New Delhi: Amid mounting pressure to be vaccinated with the spike in infectious Delta variant of Covid-19, Israel-based cybersecurity firm Check Point reports that there has been an exponential growth in fake coronavirus vaccine certificates, primarily on Telegram.
The Check Point Research (CPR) has seen a whopping 257 per cent jump in the number of sellers using Telegram, since March, to advertise fake vaccination cards to those "who do not want to take the vaccine".
The advertisements promise the European Union (EU) Digital Covid certificate, and Covid vaccination cards from the US Centers for Disease Control and Prevention (CDC) and the UK National Health Service (NHS), alongside fake PCR Covid-19 tests to anyone willing to pay for as low as $100, down from $200 in March.
The number of group on Telegram that advertises fake vaccination cards have increased by 257 per cent, and CPR estimates that over 2,500 groups are currently active.
Further, the number of followers on the group has also increased by 566 per cent. Groups now have 100,000 followers each on average, with some exceeding over 450,000 followers, the CPR team found.
In March, the majority of the fake coronavirus certificates were advertised on the darknet. The shift to Telegram has helped sellers scale their distribution efforts, reaching more consumers, faster, they said.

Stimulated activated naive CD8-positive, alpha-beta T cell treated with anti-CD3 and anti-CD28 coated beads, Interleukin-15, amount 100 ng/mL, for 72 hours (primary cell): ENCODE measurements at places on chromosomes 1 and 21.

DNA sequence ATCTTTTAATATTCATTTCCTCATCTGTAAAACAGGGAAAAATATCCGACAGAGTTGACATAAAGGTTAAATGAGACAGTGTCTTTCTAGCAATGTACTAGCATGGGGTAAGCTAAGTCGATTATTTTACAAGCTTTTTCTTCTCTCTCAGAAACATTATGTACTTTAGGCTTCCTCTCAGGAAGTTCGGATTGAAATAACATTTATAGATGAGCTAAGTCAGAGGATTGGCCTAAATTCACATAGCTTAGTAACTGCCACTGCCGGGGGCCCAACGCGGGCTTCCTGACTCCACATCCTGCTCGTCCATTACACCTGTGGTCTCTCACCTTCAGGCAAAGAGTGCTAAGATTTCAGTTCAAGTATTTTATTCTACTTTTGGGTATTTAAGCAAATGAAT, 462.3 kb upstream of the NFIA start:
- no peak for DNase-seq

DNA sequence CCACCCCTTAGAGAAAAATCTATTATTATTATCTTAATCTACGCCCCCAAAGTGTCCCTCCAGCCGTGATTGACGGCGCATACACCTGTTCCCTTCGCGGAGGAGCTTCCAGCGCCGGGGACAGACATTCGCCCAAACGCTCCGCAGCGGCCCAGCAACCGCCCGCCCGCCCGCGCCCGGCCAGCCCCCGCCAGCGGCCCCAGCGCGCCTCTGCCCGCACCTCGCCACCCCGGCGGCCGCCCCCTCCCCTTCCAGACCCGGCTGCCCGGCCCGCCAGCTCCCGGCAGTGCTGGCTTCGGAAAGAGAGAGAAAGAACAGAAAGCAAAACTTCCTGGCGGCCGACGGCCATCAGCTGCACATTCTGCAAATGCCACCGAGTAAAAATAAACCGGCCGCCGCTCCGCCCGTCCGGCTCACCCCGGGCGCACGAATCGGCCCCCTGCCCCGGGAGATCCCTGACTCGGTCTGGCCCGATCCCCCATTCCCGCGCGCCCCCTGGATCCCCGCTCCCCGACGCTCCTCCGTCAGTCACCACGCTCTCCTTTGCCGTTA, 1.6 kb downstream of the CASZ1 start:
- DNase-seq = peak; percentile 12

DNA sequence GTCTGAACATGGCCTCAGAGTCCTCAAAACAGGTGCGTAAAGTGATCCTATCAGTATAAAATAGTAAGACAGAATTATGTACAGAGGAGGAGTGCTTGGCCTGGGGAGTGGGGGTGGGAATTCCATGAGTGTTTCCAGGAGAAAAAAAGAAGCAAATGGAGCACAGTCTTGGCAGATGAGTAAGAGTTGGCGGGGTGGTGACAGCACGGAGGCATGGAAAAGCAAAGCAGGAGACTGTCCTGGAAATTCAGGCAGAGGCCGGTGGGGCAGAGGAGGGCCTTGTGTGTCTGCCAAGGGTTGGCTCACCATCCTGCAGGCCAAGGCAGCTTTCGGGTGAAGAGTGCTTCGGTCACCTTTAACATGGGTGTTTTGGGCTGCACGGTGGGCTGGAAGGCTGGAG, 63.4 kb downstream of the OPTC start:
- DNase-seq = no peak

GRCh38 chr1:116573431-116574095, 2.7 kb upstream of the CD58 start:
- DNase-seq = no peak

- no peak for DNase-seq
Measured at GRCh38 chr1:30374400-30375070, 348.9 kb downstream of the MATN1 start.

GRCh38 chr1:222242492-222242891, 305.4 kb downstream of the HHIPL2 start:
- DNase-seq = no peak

"We believe the broader market surge is fueled by the rapidly spreading Delta variant and the stemming urgency for everyone to become vaccinated. In effect, there are people who don't want to take the vaccine, but still want the freedoms that come with proving vaccination. These people are increasingly turning to the darknet and Telegram in scores," said Oded Vanunu, Head of Products Vulnerabilities Research at Check Point, in a statement.
"Since March, prices for fake vaccination cards have dropped by half and online groups for these fraudulent coronavirus services boast followings of hundreds of thousands of people," Vanunu added.
While vaccination certificates for almost every country are available for purchase, the majority are being sold from European countries.
The sellers mostly accept payments through PayPal and cryptocurrency (Bitcoin, Monero, Dogecoin, Litecoin, Ethereum and others). In some cases, Steam, Amazon and eBay gift cards are also accepted. They list their method of contact as Telegram, WhatsApp, email, Wickr and Jabber, the CPR team said.
The team advises people not to engage with sellers publishing on such groups or marketplaces published in the Darknet.
Countries must internally manage a central repository of tests and vaccinated people, which can and should securely be shared between relevant authorised only bodies within the country; encrypt all 'green passes' and vaccination certificates, they suggested.